An interesting, supposedly confidential internal NHL report was published by the Toronto Star recently. The report lists the Habs as second in the NHL in overall revenue. It doesn't list actual profit, but this one sentence stood out: "The six Canadian teams account for 31 per cent of the $1.1 billion (U.S.) in league ticket revenue, and have gone through league-leading double-digit increases over last season."
Granted, most of the revenue increases are due to the strength of the Canadian dollar -- assuming this report was accounting for inflation and using one currency (either US or Canadian) as a baseline for comparison. Also, this is overall revenue, not profit. Given the Canadian tax situation, which can differ widely by province, it is doubtful that Canadian teams are going to turn into the NY Rangers of free agent signings.
Still, the fact that Canadian teams are getting back on a more equal footing bodes well for the future. Especially so for the Habs, who have been building from within by drafting very well. One would hope that the improved revenue situation would enable the Habs to keep their talent after having nurtured their progress for so long -- assuming the salary cap will allow them to do so.
But perhaps more interesting was the note that the NHL derives almost half its revenue from ticket sales. The NFL, on the other hand, has billion-dollar, multi-year television contracts, and is expanding its prime time television viewing with Thursday and Saturday night games.
Such was the model Gary Bettman wanted to follow when he pushed expansion teams to such hockey hotbeds as Nashville, Columbus, Phoenix and the like. The logic was that better geographic coverage in the US would lead to a big national deal with one of the four American networks.
In some places, the strategy of building a hockey fan base where none existed did work. In San Jose, games are regularly sold out. Years ago, the Sharks had the longest sellout streak in the NHL, broken only on Oscar night. But that in itself was telling. Fans would rather watch the Oscars than the Sharks -- more or less because there wasn't much else to do in San Jose.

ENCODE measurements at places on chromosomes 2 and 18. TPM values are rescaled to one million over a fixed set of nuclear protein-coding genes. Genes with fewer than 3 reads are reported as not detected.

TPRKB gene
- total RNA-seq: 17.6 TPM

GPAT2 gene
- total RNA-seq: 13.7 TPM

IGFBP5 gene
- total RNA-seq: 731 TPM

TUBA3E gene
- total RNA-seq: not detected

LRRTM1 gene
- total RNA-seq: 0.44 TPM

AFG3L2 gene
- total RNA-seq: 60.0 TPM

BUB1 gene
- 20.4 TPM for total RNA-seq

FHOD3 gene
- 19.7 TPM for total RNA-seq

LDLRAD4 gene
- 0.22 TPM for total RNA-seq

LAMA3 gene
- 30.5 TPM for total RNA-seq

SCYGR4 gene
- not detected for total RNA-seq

So now that Canadian franchises are doing so well, and the huge television contract dream has failed to materialize, talk is getting louder about moving one of the poor performing US franchises (like the Coyotes) back to Canada.
And perhaps along with that, a new business model for generating revenue is needed. Instead of relying on old models from other leagues that don't necessarily translate, why not embrace new models and new technologies, especially the internet. RDS, the Montreal-based television broadcaster that owns rights to all Habs games, recently began webcasting games, for a small fee.
For fans of such storied franchises as the Montreal Canadiens, this could have a huge impact -- especially for those fans who can't get RDS as readily as others. The financial impact could be huge as well, and the NHL would be wise to both encourage such endeavors as well as to guide them to benefit the league as a whole, especially financially.
Escaping the restrictions imposed by traditional broadcast television would only serve to further nurture the US market for hockey. Currently, many US viewers have to subscribe to insanely expensive cable and satellite packages to get the games they want to see. And that's only when the packages are even available. Center Ice, despite its advertising as carrying all NHL games, consistently drops games, especially in the playoffs -- even when Versus isn't carrying the game.
Unfortunately, due to broadcast licensing agreements between Canada and other countries, RDS webcasts are not available in the US and many other countries. The NHL would do well to lobby both Canadian and American governments to drop these restrictions, so that hockey fans can see their teams in action regardless of where they live.